On the weekend I walked by the new Hopewell property, Queens Road East, on Queen’s Road East, and noticed the long boarded up store front of Fatburger is no longer boarded up. There’s a buzz of activity, but I just finished shopping at Park N’ Shop so it was not convenient for me to check it out. Instead I went there purposely to give Fatburger a try.
As many readers and Twitter followers know, I favor burger joints and is a self proclaim burger connoisseur of hamburgers. Before Fatburger there are four main premium hamburger chains: the local “Shake ’em Buns“, Canada’s Whitespot “Triple-O’s“, Japan’s two invasion “Freshness Burger” and “MOS Burger“. By “premium” I mean more than simply McDonald’s or Burger King.
With such well established competition the first impression is the most important, then comes services and finally the quality of the product. On approach the store is well lite, but strangely one of the two entrance to the restaurant was locked and a sign instructing patrons to use an alternative entrance.
After I walk in, I was surprise to find missing the aroma of cooking burgers, although the restaurant is 90% full in terms of seating capacity. There were two order counter to receive me, but the area between the door and the counter was fairly short. I can imagine line ups must overflow to outside during lunch hour rush. I was not rushed to order like I order counter staff at Freshness Burger or MOS Burger. Unfortunately, that was the end of my present experience at Fatburger.
After a quick browse of the large menu hanging high above and behind the order counter in English and surprisingly in Simplified Chinese (it is not unusual for a restaurant in Hong Kong to have a bi-lingual menu sign, but very unusual for the other language to be Simplified Chinese), both my friend and I had decided on what to have.
When I placed my order in bi-lingual (Cantonese and English), I found out why I was not rushed to order by the order counter staff. It is very apparent that the staff speaking to me behind the cashier does not speak English. Being a returning Hong Kong Chinese Canadian, I do not read Chinese well and definitely not Simplified Chinese, so the cashier and myself were not communicating, but the only English words I used were names of their products from their menu, and ingredients that are normally found on a burger.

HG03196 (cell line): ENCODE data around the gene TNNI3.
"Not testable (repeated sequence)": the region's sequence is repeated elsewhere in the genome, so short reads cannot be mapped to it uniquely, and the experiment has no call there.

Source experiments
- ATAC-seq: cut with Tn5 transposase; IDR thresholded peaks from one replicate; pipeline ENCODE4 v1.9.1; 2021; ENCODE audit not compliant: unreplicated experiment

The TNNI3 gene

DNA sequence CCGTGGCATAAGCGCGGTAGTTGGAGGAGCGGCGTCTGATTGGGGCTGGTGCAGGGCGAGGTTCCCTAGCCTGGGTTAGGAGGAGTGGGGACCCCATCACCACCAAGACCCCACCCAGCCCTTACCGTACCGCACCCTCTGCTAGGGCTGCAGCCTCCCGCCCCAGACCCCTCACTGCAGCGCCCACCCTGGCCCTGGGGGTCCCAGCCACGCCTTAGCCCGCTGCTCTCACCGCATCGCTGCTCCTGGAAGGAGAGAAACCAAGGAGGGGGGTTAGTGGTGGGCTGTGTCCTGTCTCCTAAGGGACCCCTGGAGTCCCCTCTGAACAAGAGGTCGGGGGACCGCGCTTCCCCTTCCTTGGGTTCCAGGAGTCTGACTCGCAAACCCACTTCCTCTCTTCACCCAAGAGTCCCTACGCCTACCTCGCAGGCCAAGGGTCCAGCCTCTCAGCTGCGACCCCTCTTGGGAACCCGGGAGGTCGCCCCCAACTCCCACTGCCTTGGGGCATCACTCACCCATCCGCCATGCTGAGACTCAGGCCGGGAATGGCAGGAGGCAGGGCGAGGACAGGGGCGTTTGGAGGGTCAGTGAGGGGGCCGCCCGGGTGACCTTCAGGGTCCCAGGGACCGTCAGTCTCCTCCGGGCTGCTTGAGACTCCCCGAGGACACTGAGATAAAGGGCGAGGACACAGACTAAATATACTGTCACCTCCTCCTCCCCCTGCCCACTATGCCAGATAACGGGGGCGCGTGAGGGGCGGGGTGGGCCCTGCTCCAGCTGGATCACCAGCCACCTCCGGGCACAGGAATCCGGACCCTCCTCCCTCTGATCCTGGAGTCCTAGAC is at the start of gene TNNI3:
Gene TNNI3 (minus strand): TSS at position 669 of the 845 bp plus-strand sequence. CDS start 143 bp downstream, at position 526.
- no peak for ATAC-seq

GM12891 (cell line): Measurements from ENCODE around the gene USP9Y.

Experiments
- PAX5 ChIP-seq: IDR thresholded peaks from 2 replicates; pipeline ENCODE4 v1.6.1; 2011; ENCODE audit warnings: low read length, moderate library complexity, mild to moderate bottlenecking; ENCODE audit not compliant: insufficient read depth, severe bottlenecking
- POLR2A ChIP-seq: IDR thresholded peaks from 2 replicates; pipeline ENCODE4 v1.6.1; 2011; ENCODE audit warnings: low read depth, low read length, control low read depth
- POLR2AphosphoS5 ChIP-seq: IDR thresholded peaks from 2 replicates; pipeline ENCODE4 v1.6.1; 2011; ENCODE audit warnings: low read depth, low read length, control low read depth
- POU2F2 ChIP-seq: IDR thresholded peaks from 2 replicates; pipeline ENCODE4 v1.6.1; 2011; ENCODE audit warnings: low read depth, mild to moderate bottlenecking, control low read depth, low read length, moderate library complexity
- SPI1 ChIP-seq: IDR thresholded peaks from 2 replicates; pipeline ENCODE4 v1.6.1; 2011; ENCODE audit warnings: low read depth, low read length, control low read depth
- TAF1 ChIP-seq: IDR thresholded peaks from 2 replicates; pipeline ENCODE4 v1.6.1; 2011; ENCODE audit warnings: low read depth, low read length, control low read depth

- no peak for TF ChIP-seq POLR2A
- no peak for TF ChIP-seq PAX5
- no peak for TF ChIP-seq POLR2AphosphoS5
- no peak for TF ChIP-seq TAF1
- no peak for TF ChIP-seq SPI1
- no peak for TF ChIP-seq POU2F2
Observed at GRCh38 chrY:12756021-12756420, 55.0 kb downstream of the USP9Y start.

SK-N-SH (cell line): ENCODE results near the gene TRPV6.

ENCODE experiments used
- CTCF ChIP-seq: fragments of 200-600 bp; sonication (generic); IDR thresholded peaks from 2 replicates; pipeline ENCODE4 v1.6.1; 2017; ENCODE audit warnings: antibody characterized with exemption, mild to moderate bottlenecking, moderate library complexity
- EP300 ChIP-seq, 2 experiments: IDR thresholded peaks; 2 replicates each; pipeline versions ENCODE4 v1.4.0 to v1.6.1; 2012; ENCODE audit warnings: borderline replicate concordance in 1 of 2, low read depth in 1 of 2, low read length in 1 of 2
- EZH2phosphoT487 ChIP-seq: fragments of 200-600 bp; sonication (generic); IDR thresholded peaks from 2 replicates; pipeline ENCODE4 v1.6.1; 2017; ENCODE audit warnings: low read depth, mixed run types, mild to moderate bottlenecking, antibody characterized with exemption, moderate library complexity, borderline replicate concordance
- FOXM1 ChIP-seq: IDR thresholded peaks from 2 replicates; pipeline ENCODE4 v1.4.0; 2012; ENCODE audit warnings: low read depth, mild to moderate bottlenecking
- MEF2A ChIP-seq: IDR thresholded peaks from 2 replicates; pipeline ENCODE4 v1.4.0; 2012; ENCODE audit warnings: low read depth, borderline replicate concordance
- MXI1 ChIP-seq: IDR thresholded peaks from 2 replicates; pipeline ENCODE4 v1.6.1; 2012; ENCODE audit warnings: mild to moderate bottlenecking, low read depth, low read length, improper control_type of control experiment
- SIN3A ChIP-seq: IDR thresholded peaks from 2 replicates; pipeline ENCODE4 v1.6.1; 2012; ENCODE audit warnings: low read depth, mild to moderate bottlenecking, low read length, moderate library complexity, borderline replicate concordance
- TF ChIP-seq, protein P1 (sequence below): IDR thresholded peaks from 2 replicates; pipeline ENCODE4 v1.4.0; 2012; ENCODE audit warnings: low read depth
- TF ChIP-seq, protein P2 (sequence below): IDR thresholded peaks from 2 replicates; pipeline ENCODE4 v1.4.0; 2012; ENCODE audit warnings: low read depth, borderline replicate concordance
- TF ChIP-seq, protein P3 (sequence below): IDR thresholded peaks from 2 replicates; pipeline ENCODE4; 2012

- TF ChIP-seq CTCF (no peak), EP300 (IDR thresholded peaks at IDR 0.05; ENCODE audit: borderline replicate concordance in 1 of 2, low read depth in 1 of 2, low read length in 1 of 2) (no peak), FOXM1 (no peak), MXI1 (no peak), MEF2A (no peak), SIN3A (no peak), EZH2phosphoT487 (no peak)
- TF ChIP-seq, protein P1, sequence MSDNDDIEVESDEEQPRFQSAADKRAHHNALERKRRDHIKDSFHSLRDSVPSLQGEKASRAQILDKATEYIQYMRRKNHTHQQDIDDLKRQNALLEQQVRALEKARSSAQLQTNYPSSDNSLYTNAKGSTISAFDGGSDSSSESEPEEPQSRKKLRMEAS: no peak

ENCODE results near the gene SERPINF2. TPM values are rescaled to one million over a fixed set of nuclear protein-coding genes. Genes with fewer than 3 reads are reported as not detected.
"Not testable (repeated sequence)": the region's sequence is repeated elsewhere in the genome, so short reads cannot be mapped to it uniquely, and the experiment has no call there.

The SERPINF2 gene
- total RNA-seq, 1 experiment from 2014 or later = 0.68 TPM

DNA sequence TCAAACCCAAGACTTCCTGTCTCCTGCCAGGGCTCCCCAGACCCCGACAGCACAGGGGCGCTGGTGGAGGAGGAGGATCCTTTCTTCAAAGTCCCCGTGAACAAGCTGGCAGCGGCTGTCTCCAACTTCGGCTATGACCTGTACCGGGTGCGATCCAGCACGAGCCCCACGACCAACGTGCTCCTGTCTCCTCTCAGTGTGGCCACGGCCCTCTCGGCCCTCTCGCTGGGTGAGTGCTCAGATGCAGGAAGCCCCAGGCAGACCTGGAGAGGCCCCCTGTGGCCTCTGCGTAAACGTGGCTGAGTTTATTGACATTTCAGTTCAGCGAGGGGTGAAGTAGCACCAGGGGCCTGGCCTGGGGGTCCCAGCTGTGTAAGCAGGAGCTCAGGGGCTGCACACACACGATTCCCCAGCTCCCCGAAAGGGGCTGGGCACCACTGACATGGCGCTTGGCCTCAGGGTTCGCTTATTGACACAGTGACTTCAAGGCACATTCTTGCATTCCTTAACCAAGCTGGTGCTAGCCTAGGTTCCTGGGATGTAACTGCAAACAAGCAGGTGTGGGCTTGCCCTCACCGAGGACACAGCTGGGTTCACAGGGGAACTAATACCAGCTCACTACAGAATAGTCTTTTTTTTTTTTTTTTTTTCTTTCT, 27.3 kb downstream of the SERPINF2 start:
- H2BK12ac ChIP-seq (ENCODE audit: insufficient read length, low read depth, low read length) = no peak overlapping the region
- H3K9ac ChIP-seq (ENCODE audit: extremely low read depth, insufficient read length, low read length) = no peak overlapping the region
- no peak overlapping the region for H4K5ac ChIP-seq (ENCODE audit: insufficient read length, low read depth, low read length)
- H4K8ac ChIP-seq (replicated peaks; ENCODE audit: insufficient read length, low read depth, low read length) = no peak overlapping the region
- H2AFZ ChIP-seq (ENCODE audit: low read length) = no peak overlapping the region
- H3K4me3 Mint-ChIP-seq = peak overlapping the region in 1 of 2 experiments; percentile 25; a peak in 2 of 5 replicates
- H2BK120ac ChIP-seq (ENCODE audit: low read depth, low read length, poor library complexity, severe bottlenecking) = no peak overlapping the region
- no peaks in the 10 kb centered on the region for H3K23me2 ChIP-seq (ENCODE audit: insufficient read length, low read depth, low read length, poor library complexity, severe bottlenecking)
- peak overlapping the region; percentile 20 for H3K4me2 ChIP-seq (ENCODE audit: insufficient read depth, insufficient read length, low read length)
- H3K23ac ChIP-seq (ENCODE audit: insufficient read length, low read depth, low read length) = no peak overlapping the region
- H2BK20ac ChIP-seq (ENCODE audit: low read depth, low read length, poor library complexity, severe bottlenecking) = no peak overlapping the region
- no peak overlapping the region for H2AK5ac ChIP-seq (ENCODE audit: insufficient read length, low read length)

I ordered “a[Cantonese] Triple Burger without[Cantonese] pickles” and “a[Cantonese] Veggie Burger without[Cantonese] pickles and[Cantonese] onions”. The cashier repeated the order in Cantonese, but I have no idea if she got the order correct as she did not use any of the English names of their products. Nor did she mentioned any of the condiments that I did not want on the burgers.
I repeated my order and received confirmation from the cashier happened three times, and I even asked for the number of burgers she took as my order. When another colleague of hers said she now had 4 burgers in my order I quickly told the cashier to cancel everything and had someone else help me. This processes lasted about 10 minutes. Another, who appears to be more experienced staff, took over immediately, completed my order, confirmed it and gave me the exact change in less than 5 minutes. Strange that there would be more experienced staff, since Fatburger only opened for about a week in Hong Kong.
Next comes to the most important thing, the product! After a fairly short wait, our burgers arrived at our table. it was wrapped conveniently with half the burger exposed, allowing you to pickup the burger and take the first bite. This gives a fairly realistic presentation as pictured in their menu, but I do find this strange as the burger was sitting exposed on top of a paper place mat on the tray. The staff who brought us the burgers even reviewed a second tray underneath, which she then place in front of my friend. I found this totally unhygienic.
The burger itself was piping hot, which is good, but the juices that was pouring out was so hot it burnt my hand. The taste of the burger reminded me the ones I get at Freshness Burger, but the smell of the burger was still not that engulfing. After taking several bites I did not notice anything special about the burger, but it did reminded me of the kind I used to get in backyard barbecues in Toronto.
The triple patty burger I ordered was just slightly thicker than the ones I get at Triple-O’s and Shake ’em Buns; the latter had since shrunk their patty substantially compared to just a month ago. The price was definitely way more at HKD80.00 without even cheese, bacon or egg.
So, after giving Fatburger a try I conclude that there are still four major “premium” burger chains (“joints”) in Hong Kong, and Fatburger is not one of them. I question if I will give it a second chance too soon. May be several more months to give the operators (franchisee) time to get used to the operation and the staff to learn the menu.